By RITCHE T. SALGADO
CEBU CITY — Aquino Maturan, 71, of Poblacion, Valencia started lining up to vote outside his assigned precinct at Valencia Elementary School as early as 6:30 a.m.. By 6:45, the Board of Election Inspectors manning the precinct started their preparations, opening at exactly 7 a.m.
Although the younger voters were able to finish in less than five minutes, for Maturan, the new way of voting posed several problems for him, foremost of which was the small circles that he was supposed to shade.
A voter in Cebu City patiently waits for her turn to cast her ballot. (Photo by Ritche T. Salgado / bulatlat.com)
In the next precinct, voting was delayed for 15 minutes because of some problems in the starting up of the PCOS machines. However, once the voting started, no further glitches were reported.
In Dumaguete City, intermittent brownouts that started the night before have raised a lot of worries and questions among the voting public.
Efren de la Cruz, 72, and wife Beatriz, 68, hoped that the brownouts would not taint the credibility of the results of the first automated election in the country.
Officials of the island’s electric provider, Negros Oriental Electric Cooperative 2, which is aligned with APEC Partylist, however dispelled criticisms that the series of brownouts has something to do with the elections. NORECO officials said that the power failure was caused by problems of two substations – Silliman and Bagacay.
Negros Oriental COMELEC election supervisor Eddie Aba is positive that despite a few glitches of the PCOS machine, this year’s election would be a success, citing the absence of poll related violence for the first time in the province’s history.
The halls of Abellana National High School, one of Cebu City’s largest polling place, was crowded with voters. (Photo by Ritche T. Salgado / bulatlat.com)
In Cebu, fruit vendor Nellie Abrea, 43, left the polling place in San Nicolas Elementary School at 4 p.m., having waited her turn from 8 a.m.
“I prefer the previous style of voting. Today, it takes too long to wait for your turn to vote, but once you’re inside, the process is faster,” she said in Cebuano.
Abrea, further added that the size of the circle she is supposed to shade was also very small, probably the reason why the elderly were having a hard time placing their vote, she suggested.
Others, because of the confusion caused by the small slots for shading would over vote especially for the party-list.
As of 5:45 p.m. Task Force Poll Watch reported 24 cases of PCOS machine malfunction, five of which prompted the BEI to switch to manual polls: four in Mandaue City and one in Consolacion, Cebu.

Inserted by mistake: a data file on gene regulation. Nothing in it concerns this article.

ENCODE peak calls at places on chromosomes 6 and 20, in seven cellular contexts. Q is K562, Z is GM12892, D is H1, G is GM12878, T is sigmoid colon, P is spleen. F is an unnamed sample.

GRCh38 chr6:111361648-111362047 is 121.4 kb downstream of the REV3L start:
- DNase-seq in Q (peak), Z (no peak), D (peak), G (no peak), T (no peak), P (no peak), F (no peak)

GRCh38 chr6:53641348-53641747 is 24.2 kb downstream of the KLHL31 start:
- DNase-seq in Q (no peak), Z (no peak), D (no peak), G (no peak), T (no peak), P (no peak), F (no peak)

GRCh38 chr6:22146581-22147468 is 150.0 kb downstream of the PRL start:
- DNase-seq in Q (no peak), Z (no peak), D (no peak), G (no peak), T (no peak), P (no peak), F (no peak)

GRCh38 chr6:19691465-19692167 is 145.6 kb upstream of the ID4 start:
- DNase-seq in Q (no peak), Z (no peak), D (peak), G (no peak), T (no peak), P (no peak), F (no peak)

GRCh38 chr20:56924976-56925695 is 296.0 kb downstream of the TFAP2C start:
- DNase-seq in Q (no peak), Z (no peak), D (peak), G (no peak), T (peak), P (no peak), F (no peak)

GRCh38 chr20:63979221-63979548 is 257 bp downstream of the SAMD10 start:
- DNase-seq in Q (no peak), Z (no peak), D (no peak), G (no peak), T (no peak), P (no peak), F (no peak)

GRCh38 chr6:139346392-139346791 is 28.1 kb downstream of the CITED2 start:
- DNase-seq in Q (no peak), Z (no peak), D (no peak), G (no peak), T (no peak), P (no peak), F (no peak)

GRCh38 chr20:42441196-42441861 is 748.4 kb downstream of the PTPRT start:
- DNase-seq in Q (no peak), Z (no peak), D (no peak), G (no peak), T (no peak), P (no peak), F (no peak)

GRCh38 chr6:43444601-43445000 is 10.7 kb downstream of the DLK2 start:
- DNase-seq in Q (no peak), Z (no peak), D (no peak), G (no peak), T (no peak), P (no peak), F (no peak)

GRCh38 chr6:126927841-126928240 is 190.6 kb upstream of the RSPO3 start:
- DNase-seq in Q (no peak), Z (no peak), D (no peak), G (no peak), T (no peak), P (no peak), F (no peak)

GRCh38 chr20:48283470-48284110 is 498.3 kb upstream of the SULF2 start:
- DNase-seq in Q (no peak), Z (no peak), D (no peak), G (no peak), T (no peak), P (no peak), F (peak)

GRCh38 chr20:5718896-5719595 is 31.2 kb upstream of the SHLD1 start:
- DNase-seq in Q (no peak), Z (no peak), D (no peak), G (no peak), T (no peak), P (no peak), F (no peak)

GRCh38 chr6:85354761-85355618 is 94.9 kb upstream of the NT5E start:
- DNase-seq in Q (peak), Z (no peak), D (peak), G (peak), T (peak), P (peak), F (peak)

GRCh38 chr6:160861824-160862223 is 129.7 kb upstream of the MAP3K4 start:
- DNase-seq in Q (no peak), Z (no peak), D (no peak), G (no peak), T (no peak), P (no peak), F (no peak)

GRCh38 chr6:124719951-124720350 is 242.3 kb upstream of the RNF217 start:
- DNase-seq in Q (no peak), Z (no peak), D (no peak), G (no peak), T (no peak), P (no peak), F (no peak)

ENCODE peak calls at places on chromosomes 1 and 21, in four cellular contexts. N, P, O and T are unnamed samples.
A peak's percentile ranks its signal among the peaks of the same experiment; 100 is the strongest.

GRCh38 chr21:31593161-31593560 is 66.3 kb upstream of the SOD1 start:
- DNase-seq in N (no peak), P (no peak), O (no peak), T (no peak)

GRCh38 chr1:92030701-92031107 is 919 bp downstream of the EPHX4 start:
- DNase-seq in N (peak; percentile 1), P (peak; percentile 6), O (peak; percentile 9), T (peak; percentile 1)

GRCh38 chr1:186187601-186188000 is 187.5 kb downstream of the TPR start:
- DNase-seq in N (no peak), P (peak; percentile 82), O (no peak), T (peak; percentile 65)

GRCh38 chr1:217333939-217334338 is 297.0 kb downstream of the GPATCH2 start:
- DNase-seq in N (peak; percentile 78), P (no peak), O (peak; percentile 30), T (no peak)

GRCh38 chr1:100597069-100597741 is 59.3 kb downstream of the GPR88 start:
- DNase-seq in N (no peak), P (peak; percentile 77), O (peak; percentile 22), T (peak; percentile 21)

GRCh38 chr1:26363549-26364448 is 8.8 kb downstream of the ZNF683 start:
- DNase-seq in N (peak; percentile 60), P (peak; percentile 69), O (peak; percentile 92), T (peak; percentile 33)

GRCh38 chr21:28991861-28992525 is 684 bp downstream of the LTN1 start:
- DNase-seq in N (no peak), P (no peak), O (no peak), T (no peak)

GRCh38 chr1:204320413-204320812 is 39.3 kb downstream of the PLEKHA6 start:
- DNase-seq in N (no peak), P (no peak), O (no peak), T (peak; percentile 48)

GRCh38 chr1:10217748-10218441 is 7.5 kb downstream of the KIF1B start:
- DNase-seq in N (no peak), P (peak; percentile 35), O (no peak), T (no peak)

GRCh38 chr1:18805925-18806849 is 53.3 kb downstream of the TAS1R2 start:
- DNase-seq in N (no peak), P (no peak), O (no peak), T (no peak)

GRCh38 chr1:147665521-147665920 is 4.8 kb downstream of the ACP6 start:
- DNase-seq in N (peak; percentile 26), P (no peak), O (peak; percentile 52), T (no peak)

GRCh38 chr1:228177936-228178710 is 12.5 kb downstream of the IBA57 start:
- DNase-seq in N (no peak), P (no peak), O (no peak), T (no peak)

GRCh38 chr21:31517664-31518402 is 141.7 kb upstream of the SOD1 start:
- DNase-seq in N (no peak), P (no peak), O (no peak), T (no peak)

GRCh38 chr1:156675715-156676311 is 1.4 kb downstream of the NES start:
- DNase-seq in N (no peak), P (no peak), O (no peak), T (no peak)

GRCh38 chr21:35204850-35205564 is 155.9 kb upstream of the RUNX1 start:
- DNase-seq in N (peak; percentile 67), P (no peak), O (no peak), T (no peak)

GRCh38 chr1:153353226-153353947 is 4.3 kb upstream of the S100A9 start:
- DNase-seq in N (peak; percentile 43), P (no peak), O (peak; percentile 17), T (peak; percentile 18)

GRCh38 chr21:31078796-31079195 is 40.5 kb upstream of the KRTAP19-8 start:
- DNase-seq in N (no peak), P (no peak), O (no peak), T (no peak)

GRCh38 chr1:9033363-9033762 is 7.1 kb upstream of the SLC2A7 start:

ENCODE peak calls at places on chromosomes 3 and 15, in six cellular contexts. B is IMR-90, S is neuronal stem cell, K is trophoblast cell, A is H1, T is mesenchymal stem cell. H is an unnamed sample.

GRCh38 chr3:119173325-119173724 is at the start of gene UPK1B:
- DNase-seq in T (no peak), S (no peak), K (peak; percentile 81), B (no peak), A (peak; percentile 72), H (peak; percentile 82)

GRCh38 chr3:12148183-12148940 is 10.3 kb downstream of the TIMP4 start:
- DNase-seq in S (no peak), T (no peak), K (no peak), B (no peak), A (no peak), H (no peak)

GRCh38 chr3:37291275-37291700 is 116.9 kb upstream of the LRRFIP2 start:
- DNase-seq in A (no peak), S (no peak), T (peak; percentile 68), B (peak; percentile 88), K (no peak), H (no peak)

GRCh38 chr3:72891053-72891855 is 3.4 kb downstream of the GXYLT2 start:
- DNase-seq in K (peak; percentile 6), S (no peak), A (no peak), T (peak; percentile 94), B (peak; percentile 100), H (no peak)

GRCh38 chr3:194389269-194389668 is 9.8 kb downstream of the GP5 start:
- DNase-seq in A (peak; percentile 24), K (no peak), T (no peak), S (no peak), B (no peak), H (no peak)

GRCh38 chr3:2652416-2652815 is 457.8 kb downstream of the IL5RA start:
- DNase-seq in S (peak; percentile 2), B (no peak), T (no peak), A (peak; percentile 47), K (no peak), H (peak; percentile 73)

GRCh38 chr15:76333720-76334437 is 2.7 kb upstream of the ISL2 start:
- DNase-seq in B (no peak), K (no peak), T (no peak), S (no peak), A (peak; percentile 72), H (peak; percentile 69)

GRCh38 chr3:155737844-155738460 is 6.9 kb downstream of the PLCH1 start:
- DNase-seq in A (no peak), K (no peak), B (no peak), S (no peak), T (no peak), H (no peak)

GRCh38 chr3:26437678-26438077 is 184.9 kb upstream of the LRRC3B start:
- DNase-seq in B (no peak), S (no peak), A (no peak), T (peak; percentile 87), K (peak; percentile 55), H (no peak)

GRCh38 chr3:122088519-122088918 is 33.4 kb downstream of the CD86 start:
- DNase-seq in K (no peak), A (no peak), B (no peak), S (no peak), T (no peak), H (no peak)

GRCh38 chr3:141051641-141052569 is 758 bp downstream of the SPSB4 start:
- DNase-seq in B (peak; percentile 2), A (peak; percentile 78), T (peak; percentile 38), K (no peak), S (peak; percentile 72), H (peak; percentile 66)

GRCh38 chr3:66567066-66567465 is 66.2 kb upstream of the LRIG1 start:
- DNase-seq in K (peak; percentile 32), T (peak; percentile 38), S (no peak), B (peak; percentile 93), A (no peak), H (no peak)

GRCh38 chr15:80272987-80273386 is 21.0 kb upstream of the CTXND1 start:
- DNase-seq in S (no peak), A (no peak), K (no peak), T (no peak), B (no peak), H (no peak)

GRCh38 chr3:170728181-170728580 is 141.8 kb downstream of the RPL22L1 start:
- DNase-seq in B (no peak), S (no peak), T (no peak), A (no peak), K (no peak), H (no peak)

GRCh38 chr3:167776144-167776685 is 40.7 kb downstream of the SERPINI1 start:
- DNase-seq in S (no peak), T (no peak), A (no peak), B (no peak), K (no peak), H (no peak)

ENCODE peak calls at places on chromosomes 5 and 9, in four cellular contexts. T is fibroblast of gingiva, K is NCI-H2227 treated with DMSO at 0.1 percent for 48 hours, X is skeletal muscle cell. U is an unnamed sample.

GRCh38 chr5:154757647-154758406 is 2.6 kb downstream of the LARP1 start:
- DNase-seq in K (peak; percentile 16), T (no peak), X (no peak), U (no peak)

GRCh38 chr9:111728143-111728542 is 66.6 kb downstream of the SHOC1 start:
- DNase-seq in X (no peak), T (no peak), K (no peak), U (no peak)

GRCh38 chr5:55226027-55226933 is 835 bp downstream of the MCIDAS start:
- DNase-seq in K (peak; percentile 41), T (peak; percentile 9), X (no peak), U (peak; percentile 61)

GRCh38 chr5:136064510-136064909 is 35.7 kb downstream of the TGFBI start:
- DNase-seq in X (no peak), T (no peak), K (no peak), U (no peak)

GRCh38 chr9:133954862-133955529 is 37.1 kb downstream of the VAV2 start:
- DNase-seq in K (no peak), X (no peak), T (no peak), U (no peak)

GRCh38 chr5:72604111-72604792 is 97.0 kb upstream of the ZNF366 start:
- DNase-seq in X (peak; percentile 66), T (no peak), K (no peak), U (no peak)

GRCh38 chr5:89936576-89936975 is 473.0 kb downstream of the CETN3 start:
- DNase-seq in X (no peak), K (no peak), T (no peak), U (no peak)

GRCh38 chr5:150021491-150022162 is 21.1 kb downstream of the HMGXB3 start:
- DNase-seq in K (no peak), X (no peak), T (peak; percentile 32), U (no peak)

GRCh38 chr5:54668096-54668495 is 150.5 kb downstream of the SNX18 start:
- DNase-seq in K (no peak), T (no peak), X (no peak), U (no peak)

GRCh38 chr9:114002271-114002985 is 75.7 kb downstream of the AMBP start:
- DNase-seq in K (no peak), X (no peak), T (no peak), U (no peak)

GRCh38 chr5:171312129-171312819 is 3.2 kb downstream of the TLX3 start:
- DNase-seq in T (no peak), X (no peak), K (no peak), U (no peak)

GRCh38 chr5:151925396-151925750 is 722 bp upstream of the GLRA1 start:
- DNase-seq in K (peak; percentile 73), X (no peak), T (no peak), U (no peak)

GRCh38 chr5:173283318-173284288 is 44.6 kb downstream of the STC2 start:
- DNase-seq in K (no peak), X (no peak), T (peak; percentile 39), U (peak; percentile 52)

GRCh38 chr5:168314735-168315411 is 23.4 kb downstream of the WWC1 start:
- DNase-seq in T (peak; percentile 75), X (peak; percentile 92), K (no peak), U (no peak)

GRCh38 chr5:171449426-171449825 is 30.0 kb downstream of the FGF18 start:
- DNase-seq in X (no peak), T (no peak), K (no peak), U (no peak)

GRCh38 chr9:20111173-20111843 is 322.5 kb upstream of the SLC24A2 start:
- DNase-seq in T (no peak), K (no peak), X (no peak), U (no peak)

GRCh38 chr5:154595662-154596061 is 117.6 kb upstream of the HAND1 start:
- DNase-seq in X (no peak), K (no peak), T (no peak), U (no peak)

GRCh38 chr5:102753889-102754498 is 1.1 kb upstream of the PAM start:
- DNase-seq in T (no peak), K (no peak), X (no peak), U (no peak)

There were also reports of military and police presence in schools: one in San Francisco, Cebu, two in Lapu Lapu City, and one in Cebu City.
Pagbabago! Cebu reported that in Barangay Guadalupe in Cebu City, police officials conducted a room to room inspection. At cluster precinct 361 the BEI requested the police officials to witness the malfunctioning of the PCOS machine.
Voting in Barangay Centro Agdao, Davao City, is going at a snail’s pace. Lines are long and at the rate the automated voting is progressing, observers fear many will not be able to cast their ballots by the time polling centers close. (Photo by T.W. Trinidad / bulatlat.com)
In Trinidad, Bohol, John Ruiz of Task Force Pollwatch said that 75 to 80 percent of voters have already been accommodated as of this writing. He said that aside from the slow pace and minor glitches of the machine, elections in Bohol province, generally, was peaceful with no major untoward incident.
In Cebu, however, Pagbabago! Cebu reports that as of 6:45 p.m. in precincts that they monitored, only 50 percent of voters have been accommodated.
Fr. Jess Dumaual, MSC, co-chair of Pagbabago! Cebu is hopeful that the vigilant monitoring of different non-government organizations and citizens’ groups helped in ensuring the peaceful conduct of elections.
“It looks like COMELEC underestimated the enormity of the work in the first automated elections in the country,” he said, adding that the problems being faced now is due to COMELEC’s lack of foresight and reflects the deficiency in the agency’s preparations.
“It seems that the Comelec lacked the will to ensure an orderly automated elections,” he said.
Fr. Dumaual insists that the poll should be extended until every voter would be accommodated, saying that it is not proper to transmit the results when some people are still casting their votes in some precincts. (Bulatlat.com)